By Charles Redfern
The Japanese cataclysm trawls our depths and sifts our core. It’s eerily personal. The weeping victims wear shirts and jeans; painted lines run down the middle of the smooth, tsunami-swept streets; the cars, heaped like so many matchbox toys, are the latest models from … well, Japan.
We feel for the victims in disaster-prone lands, of course – we drop in the One Great Hour of Sharing donations every year; some of us fly there on missions trips. But Japan? No. Can’t be. They’ve done everything right. They’ve built sea walls and earthquake-proof buildings. They’re orderly, disciplined, and streamlined. They’re the ever-ready society. Japan is a member of the G-8, like us. The Japanese throw themselves into an exhausting work ethic, like us. They educate their kids and plan and prepare, like us …
The Japanese are just like us! They are us! And if it happened in Japan, it can happen here – to us!
Suddenly, life really is frail. If Japan teeters, we teeter. If the Japanese live on the precarious brink, so do we. We see our peril with a glance at the map: Japan lies in the Pacific’s so-called “ring of fire,” a series of earthquake and volcano-spawning tectonic plates that swings north and west. It gave us the Great Alaskan earthquake of 1964, which registered 9.2 on the Richter Scale (stronger than Japan’s). It circles south, into the Pacific Northwest and dormant Mount Reiner, which could spew pyroclastic flows into the Tacoma and Seattle suburbs, and then through Oregon and California and its nuclear plants – one of which was built to withstand a 7.5 earthquake and another with only a 7.0 tolerance level …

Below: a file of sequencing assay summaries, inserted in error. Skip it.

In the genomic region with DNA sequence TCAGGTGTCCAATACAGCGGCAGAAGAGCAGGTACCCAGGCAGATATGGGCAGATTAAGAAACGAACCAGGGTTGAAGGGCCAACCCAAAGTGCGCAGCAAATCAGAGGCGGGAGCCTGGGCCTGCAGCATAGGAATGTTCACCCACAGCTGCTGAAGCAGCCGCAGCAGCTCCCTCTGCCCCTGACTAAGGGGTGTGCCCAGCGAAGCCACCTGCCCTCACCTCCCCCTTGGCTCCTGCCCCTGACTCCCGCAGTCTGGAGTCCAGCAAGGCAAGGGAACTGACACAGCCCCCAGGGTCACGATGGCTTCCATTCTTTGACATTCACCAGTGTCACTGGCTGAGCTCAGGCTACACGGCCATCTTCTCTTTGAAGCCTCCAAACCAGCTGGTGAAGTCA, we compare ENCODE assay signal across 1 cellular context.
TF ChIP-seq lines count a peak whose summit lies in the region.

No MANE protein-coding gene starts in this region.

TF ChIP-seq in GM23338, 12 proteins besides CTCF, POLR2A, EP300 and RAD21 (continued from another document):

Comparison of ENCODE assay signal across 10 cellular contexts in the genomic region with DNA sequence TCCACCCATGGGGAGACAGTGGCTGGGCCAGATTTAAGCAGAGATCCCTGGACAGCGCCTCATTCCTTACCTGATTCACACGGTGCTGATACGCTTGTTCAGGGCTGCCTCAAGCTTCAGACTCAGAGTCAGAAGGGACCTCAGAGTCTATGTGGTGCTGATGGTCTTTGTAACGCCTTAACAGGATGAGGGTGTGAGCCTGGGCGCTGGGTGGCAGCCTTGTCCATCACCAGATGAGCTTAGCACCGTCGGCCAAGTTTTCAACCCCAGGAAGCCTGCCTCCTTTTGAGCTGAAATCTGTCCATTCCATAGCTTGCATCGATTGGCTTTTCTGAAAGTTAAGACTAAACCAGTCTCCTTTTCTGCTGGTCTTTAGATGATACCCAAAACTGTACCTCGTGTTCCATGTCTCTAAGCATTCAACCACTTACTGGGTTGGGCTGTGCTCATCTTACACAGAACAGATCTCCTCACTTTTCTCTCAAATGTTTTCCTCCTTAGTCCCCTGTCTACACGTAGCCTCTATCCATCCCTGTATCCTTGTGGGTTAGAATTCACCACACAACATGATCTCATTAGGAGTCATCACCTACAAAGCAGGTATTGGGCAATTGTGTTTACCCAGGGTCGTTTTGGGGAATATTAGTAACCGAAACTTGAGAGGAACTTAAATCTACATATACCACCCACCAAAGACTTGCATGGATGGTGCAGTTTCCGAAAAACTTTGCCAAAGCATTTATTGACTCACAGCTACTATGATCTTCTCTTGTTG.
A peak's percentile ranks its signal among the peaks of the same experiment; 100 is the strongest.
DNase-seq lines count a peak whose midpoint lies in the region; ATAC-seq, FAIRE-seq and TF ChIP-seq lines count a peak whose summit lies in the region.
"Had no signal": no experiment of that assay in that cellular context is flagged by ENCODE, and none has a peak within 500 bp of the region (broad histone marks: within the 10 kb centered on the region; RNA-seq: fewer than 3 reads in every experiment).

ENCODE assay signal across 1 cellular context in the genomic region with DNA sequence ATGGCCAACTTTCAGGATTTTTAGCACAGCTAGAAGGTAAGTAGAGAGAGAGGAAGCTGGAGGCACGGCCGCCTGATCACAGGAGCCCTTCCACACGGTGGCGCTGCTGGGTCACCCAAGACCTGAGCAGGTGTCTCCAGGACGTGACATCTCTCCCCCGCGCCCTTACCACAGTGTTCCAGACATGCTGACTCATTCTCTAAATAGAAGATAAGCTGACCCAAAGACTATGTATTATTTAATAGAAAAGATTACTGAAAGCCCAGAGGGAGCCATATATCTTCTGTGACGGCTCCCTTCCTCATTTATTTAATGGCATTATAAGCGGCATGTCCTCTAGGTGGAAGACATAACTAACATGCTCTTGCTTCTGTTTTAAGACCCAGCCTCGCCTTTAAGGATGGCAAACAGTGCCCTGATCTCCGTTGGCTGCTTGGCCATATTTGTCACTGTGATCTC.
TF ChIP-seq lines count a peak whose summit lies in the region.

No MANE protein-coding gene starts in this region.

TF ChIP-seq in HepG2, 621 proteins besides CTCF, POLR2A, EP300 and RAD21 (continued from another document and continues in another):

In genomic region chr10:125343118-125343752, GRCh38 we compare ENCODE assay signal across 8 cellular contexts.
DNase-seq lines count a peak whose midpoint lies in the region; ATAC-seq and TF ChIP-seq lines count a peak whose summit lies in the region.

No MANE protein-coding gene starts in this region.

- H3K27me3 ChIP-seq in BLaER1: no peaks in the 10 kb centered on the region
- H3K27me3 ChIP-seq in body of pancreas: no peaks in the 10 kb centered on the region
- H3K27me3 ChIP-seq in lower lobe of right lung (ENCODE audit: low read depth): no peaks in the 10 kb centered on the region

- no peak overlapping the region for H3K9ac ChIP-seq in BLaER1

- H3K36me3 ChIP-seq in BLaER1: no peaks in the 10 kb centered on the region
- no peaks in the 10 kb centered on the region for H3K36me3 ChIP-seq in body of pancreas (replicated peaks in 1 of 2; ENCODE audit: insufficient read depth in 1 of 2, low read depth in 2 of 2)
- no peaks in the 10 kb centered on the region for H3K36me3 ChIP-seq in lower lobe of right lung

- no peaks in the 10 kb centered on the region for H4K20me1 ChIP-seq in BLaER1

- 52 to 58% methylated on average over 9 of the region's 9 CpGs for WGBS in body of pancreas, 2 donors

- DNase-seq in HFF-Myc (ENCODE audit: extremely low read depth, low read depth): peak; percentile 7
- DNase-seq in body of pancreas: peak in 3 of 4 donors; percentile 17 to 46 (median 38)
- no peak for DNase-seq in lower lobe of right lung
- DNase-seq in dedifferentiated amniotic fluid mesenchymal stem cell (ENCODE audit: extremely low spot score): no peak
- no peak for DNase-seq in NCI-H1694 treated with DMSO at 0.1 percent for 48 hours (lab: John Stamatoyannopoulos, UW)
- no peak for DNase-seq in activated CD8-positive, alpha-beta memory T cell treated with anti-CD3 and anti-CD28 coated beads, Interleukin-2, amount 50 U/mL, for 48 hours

Frail … teetering … precarious brink … Our supposed immunity to culture-devastating catastrophe vaporizes into myth.
If Japan is us, then we are Japan. One tectonic shift and Malibu is tsunami driftwood;
Rolls Royce’s and Bentleys are piled high in rusty heaps. My own favorite childhood scenes look like shattered sticks: Santa Monica, Seal Beach, and Long Beach. Transportation is severed and our vegetable supply dwindles and food prices spike. We can’t even think the unthinkable: Will we ever farm the San Joaquin Valley again? We don’t know. There’s no electricity for tweeters and reporters are barred from the scene because of possible radiation fallout: It’s just a precaution … no need to panic … everyone stay calm …
Suddenly, we’re walking our ancestors’ paths, where slight weather shifts brought famine and migration. A little turn of the Earth’s crust … one alteration … And life changes forever.
So we fervently pray for Japan, driven by genuine compassion and empathetic grief as well as the mirror’s image. We’re praying for ourselves, because Japan is us.